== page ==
How a Roller Coaster train stays on the track

wheel assemblyThe modern roller coaster train is designed around wheel assemblies that do not differ much from ride to ride, or from manufacturer to manufacturer.

In the olden days, roller coasters used to slide on sheets of ice. Things have progressed a bit since then.

The early roller coaster trains featured running wheels and side-friction wheels. These side-friction roller coasters allowed corners to be taken. Whilst these coasters featured dips and climbs, they were never very steep, as the train was not fixed down to the track.

It was John Allen who invented the up-stop wheel, which was (and still is) the key to making roller coasters safe. The up-stop wheel meant that the train could not leave the track, and paved the way for steeper hills and, of course, inversions.



There are two common types of roller coaster restraint with variations depending on the ride type.

The first stops riders from standing up or getting out of their seat on a coaster that otherwise would not necessarily need restraints, and the second is there to hold a rider in if the ride is intense (and the rider would fly out if there were no restraints) or as a safety measure in case the ride stalls upside down. There are also a couple of other restraint systems with specific purposes.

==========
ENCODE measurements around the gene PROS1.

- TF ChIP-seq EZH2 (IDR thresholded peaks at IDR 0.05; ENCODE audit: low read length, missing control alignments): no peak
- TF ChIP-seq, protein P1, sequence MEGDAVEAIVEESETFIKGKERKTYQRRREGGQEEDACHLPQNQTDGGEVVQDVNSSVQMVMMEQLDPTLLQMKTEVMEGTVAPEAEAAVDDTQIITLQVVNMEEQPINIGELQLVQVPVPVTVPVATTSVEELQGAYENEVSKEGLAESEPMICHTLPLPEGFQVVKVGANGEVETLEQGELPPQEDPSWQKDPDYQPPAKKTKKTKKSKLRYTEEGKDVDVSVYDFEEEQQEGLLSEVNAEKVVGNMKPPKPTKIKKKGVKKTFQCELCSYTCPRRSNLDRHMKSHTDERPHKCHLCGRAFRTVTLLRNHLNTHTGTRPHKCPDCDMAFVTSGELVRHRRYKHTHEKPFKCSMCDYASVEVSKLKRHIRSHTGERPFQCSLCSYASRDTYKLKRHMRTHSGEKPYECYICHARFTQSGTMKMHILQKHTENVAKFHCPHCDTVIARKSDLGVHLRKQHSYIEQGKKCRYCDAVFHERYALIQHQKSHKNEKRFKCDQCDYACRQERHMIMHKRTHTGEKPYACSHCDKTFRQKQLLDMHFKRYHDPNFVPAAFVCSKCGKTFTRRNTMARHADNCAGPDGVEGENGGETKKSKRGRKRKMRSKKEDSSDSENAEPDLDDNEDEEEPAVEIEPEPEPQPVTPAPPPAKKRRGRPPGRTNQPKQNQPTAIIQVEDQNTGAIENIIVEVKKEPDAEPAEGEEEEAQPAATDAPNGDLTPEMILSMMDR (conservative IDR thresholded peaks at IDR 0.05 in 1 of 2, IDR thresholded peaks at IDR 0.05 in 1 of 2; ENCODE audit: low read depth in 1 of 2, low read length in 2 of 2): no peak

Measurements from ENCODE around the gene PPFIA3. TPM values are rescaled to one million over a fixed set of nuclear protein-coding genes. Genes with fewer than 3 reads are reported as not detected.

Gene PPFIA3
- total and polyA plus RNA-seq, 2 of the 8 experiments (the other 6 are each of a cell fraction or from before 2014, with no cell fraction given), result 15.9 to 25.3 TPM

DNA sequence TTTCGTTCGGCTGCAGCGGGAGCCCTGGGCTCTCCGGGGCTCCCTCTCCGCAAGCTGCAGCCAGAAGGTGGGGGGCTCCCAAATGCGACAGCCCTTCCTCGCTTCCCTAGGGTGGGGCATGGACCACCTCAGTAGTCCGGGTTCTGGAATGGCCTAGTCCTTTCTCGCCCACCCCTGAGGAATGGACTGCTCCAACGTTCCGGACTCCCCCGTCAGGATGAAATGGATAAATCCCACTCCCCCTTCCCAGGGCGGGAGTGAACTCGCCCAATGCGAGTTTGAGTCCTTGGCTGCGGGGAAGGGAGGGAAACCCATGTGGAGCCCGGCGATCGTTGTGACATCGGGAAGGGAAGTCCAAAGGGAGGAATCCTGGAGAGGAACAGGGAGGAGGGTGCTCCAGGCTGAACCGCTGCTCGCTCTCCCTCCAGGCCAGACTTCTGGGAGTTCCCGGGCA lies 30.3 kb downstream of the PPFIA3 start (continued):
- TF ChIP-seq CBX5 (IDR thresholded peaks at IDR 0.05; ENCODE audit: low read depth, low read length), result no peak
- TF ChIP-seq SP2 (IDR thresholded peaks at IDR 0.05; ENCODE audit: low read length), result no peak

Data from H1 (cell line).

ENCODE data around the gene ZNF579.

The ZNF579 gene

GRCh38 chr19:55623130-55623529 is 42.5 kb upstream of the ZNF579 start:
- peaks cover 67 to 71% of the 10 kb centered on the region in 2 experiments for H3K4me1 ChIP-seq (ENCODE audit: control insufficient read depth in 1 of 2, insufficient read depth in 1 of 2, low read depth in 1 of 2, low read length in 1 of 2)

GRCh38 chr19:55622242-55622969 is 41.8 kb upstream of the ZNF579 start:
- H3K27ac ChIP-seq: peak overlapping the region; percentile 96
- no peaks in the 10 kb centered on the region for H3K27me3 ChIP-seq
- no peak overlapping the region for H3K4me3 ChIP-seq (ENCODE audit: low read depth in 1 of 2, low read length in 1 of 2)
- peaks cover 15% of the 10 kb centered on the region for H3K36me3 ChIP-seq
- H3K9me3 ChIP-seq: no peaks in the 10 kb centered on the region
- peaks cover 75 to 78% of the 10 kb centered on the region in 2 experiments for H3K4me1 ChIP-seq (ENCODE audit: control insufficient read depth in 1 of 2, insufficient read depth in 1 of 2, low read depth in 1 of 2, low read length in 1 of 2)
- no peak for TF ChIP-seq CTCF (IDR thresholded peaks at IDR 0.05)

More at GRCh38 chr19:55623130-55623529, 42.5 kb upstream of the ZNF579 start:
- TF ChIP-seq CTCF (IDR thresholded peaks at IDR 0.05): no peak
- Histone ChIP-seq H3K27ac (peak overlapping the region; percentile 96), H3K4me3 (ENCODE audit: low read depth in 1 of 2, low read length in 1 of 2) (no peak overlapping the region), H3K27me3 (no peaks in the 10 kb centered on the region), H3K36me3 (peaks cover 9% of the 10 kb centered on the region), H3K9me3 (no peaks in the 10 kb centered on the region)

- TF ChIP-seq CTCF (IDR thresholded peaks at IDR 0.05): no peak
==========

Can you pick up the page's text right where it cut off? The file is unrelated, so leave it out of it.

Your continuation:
Many lap bars are supplemented by a basic seat-belt system to provide further safety.

Lap bar or “Buzz” bar

The lab bar prevents riders from standing up.

Over the shoulder restraints (OTSR)

The OTSR secures a rider into their seat, preventing them from falling out on slow inversions or high-negative-G moments.

Locking lap bar

steel lapbar
The locking lap bar secures riders into their seat via a locking mechanism and prevents them from falling out.


All B&M hyper and giga coasters use a type of restraint called a “T-bar” restraint, which consists of bar with a cushioned lap bar with two handles for riders to hold on to.